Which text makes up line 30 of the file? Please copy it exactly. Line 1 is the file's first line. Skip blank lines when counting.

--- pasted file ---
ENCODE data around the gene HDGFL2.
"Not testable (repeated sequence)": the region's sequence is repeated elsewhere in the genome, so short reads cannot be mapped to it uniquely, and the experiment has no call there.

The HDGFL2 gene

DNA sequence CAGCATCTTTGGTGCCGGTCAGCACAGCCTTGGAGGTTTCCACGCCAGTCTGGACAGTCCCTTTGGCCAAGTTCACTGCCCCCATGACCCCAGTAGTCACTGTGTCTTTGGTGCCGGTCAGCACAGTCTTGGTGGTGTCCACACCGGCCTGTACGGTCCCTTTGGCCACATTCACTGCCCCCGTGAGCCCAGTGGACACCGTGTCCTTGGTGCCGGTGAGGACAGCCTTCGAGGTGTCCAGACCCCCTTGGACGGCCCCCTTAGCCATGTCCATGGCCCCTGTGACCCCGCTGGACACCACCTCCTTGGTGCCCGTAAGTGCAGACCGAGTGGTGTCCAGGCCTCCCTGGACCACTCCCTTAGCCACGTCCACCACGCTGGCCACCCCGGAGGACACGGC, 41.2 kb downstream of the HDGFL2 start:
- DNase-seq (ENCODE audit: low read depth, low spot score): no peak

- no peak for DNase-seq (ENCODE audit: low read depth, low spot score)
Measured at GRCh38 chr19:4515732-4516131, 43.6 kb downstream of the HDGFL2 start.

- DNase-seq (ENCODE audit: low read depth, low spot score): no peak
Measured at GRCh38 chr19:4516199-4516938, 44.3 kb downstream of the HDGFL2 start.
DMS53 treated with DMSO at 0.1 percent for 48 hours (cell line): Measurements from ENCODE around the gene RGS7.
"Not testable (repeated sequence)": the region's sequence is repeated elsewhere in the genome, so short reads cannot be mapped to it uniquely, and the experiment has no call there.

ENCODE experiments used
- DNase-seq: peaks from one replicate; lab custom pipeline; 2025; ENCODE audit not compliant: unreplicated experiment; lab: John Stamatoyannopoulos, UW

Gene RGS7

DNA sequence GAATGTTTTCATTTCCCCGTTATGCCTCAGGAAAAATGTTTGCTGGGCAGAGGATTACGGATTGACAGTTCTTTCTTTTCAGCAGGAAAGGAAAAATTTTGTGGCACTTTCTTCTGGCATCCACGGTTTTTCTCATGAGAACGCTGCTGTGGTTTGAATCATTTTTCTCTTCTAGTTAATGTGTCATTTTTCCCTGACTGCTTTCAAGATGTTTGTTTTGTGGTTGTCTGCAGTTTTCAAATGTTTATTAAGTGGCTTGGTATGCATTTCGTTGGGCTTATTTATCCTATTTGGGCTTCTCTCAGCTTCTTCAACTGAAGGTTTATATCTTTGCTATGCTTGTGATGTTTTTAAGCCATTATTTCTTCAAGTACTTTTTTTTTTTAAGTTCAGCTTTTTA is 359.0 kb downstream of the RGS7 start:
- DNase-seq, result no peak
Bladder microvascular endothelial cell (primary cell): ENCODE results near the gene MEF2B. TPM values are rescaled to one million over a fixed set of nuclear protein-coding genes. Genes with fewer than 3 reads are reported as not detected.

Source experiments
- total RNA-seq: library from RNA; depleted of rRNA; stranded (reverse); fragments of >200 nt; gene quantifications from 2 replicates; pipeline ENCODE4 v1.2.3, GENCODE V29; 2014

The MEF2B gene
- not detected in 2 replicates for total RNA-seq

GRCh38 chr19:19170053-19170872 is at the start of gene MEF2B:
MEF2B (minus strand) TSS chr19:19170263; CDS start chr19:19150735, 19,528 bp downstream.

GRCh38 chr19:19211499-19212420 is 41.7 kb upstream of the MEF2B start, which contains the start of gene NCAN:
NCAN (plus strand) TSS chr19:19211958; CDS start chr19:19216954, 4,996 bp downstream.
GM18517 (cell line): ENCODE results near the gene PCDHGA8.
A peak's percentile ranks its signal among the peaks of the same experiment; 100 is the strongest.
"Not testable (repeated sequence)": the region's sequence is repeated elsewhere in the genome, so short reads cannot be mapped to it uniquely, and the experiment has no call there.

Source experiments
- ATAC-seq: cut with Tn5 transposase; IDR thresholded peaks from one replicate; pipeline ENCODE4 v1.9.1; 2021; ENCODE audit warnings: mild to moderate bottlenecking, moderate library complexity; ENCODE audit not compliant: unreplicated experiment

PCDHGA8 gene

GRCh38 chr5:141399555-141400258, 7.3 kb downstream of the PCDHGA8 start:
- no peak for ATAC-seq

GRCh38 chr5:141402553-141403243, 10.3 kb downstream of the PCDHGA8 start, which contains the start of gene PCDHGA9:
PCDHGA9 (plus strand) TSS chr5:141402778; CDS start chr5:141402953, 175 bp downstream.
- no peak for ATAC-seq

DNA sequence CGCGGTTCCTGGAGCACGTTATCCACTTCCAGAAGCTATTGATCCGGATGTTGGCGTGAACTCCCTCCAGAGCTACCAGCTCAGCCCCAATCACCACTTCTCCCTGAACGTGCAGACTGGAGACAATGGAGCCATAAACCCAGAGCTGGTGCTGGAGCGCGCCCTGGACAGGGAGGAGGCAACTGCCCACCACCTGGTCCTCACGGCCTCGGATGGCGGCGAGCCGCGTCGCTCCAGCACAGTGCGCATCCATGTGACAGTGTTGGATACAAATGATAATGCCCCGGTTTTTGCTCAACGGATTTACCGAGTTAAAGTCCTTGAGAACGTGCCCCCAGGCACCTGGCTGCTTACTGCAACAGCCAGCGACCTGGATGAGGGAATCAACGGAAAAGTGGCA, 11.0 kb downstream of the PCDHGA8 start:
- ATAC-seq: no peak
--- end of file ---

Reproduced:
- ATAC-seq: cut with Tn5 transposase; IDR thresholded peaks from one replicate; pipeline ENCODE4 v1.9.1; 2021; ENCODE audit warnings: mild to moderate bottlenecking, moderate library complexity; ENCODE audit not compliant: unreplicated experiment